UK business investment is expected to decline this year despite the prospect of record economic growth, according to the British Chambers of Commerce (BCC) economic forecast.
The leading business group predicts UK GDP growth for 2021 of 7.1%, which, if realised, would be the strongest outturn since official records began in 1949.
Following robust GDP growth in the second quarter, the UK’s economic recovery is projected to slow into the autumn as staff shortages and supply chain disruption partly limit the gains from the lifting of restrictions in July. Consequently, the UK economy is only expected to return to its pre-pandemic level in Q1 2022 with growth of 5.2% forecast for 2022.
Business investment is forecast to decline by 2.5% this year. The damage done to firms’ finances by the pandemic, a more onerous tax regime and concerns over the potential for future covid restrictions are expected to weigh heavily on investment intentions, despite the introduction of the super-deduction incentive.
Consequently, business investment is forecast to remain 5.4% lower than its pre-pandemic level by the end of the forecast period in Q4 2023. In contrast, consumer spending is projected to be 5.1% higher than its pre-pandemic level over the same period.
In contrast the UK’s economic recovery is expected to be driven by historically strong consumer and government spending.
Despite signs of renewed consumer caution amid rising Covid cases, the momentum from the ending of restrictions is projected to deliver the strongest growth in household spending in 33 years as consumers rundown some of the savings built-up during lockdowns.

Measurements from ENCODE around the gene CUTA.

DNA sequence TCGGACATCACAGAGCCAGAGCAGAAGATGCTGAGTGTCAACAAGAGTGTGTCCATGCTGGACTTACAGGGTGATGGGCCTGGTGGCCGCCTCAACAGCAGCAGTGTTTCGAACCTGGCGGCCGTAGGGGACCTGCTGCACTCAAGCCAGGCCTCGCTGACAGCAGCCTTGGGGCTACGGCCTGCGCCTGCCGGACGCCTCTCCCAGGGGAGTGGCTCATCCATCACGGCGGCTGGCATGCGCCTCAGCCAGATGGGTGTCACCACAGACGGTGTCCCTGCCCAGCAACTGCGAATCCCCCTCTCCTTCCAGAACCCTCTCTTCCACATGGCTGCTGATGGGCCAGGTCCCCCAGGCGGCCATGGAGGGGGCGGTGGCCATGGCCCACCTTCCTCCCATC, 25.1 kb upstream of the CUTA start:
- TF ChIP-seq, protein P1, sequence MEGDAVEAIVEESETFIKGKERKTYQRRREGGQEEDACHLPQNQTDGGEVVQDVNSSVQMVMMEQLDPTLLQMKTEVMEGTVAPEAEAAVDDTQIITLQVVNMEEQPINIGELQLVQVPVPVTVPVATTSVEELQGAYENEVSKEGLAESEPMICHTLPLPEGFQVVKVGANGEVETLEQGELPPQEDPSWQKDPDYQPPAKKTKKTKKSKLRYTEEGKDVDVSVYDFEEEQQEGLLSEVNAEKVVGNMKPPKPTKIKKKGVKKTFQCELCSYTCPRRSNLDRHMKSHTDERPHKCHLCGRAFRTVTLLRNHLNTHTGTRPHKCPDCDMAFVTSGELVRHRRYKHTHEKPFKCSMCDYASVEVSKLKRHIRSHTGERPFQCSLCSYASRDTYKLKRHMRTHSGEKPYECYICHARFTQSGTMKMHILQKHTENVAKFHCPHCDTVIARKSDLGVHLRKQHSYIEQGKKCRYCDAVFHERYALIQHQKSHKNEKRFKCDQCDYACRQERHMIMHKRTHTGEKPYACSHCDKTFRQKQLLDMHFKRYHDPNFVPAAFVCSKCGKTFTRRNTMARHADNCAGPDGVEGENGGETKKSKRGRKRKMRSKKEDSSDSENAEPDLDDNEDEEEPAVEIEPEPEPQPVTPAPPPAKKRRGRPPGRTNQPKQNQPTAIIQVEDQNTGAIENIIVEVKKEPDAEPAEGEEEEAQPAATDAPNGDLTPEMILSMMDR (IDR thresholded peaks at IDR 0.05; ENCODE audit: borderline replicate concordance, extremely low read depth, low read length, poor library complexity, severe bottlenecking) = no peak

Government spending is expected to grow by 13.1% in 2021, which would be the strongest growth on record. This includes covid related expenditure such as the vaccine rollout and the test and trace programme.
Paul Simon, Suffolk Chamber’s head of policy & communications said: “this mixed picture nationally is certainly reflected in what our members here in Suffolk are saying to us.
“At this crucial stage in our economic recovery, declines in business investment – whether that be in new equipment, processes or training staff – is storing up bad news beyond the immediate next few quarters.
“Whilst labour and price inflation, staff shortages and other supply chain issues are at the heart of these declines in investment, Suffolk Chamber is worried that Government policy is actually creating further obstacles. These include a lack of flexibility in the Home Office’s response to some short-term staff shortages and this week’s announcement of a 1.25% increase in employer National Insurance contributions, which come after those tax increases announced in March’s budget.
“Suffolk businesses need more understanding from this Government: in short they need a break from further burdens that will stifle innovation and growth in the longer-term.”
Source: Paul Simon -Suffolk Chamber Head of Policy